ABPanama has commented previously on the need for sound advice in Panama real estate development as well as the need to play by the rules. Panama is not the Wild Wild West. Panama is a nation of laws and, even if the wheels of government move slowly, you need to follow the rules.
There are a number of pitfalls in Panama real estate development that ABPanama has commented on. Last year we mentioned a real estate development in La Chorrera where a housing project was substantially devalued because the builders were not aware of the pending construction of a cement plant across the highway.
This spring a historic building restoration was put on hold in Casco Viejo because the developers did not follow historic preservation guidelines.
Now an impatient developer moved ahead without government permission and saw his project reduced to rubble.
If you are pursuing real estate development in Panama, deal with a competent and trustworthy realtor and advisor such as ABPanama. With more than 23 years experience managing real estate portfolios we do business throughout Panama and have a bilingual staff so communication is not an issue.
Panama Residency the Wrong Way Just Got Harder
July 14th, 2009
There are a number of reasons for obtaining residency in Panama and all of them require that you proceed legally. However, there has been a little “side business” running a counterfeit document ring from inside of the Tribune Electoral, the Passport Department, the Public Ministry, and the Judicial Investigation Directorate. Apparently these folks have been selling counterfeit passports, identity cards, and drivers licenses.
According to the senior Anti-Organized Crime prosecutor, Jose Ayu Prado, seventeen people have been arrested, some public employees and some foreign nationals. The problem extends beyond Panama in that a Panamanian passport will allow its holder to enter other nations, including the USA and Great Britain.
It is often frustrating to deal with immigration issues in Panama. The system is tedious and often just seems to be a money making machine for Panama. However, to gain residency in Panama whether for retirement in Panama, business in Panama, or to rent or purchase real estate in Panama you need to have the appropriate documents. Anyone who tried to cut corners in getting their residency visa in Panama may have problems as this investigation moves forward.
Real Estate and Corruption's Comeupance in Panama
July 13th, 2009
A large part of the recent boom in real estate in Panama has been the trust in the basic fairness of the laws and their application in Panama. This really applies to the whole investment scene in this thriving Central American country. However, there may be a few details to attend to. The new government in Panama is publicizing its plans to investigage charges of corruption against the former administration. The press reports that the charges may involve irregularities in purchasing, overcharging for fuel for government vehicles, and a matter of $2 million in gold bullion and diamond jewelry.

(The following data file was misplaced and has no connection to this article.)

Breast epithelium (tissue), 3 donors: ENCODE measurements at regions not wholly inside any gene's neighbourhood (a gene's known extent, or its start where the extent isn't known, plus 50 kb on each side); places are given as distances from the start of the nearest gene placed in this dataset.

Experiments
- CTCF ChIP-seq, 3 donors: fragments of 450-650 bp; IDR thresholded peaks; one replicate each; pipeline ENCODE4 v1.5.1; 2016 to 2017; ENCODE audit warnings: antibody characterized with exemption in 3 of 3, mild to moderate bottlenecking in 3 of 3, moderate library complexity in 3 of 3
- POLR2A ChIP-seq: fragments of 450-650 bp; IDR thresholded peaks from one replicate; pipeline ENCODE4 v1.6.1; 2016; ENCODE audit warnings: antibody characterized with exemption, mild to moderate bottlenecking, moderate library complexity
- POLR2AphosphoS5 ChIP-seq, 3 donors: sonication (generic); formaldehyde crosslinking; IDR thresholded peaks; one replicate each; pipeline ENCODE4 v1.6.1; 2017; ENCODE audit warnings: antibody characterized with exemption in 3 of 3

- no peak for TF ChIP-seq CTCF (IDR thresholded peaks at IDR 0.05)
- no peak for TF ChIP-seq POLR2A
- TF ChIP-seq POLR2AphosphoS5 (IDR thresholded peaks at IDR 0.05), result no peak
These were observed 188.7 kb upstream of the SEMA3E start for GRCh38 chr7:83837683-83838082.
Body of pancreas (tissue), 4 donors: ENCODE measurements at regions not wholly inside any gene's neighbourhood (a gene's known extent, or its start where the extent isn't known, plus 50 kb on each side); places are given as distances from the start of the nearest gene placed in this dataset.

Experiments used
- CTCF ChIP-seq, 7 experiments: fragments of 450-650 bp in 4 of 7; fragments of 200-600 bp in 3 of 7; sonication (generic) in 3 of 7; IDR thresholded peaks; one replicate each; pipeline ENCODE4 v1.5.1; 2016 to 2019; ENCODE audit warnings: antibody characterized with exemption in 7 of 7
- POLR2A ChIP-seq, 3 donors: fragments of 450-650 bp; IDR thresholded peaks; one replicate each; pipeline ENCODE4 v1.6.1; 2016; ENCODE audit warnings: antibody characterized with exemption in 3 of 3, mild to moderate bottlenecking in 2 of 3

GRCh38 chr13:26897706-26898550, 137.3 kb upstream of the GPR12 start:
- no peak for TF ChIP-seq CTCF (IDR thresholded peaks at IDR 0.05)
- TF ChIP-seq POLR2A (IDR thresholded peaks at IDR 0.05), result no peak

Corruption in Panama has always been its bugaboo. Even in the last few years of stellar economic growth, reduction of poverty, and the highest per capita rate of foreign investment in Latin America Panama rates poorly on international surveys of government corruption.
Our hope is that if there was wrong doing that it will be dealt with. If there was none we hope that the new administration does not try to “settle scores” as this would just be another matter of corruption in high places.
According to press reports the new administation is looking into several matters and will be forwarding information to the new attorney general. It would appear that due process is being followed in these matters. This, by itself, separates the current era from the years of military dictatorship in Panama.
The last vestiges of corruption in government in Panama are hopefully on their way out. The recession shows signs of abating worldwide and Panama’s non recession and slowing of the its economy are on their way to mending. Panama’s next stage of growth will be much more vigorous without any taint of government corruption.
Living in Panama: Futbol
July 12th, 2009
If you are living in Panama you will need to develop and appreciation for futbol. Now, the Brits already play the game, although cricket is the more uniquely British sport. Canadians know futbol too although they may refer to it as soccer. Estados Unidienses, (United Statesians) have only recently become familiar with the “hands off” sport. However, much of the play unfolds like ice hockey, minus the fights.
Living in Panama it is much easier to find a futbol game on the tele than it is to find NFL football and certainly easier than finding the Canadians or Maple Leafs. Rugby and cricket? Check the scores on BBC radio.
Anyway, Panama is in an uproar because one of its players received a red card and cannot play in today’s game against Nicaragua in the run up to the Gold Cup. The Gold Cup is futbol (OK, soccer) bragging rights in the Americas and is of only slightly less importance here than the World Cup.
The Mexican coach tried to trip a Panamanian player during play and when play stopped the Panamanian player shoved the Mexican coach. (You need to realize than South American stadiums have erupted into riots for less reason.) The Mexican coach was ejected from the game and the red card disqualifies the Panamanian player from today’s game which Panama needs to win to stay in the running for the Gold Cup.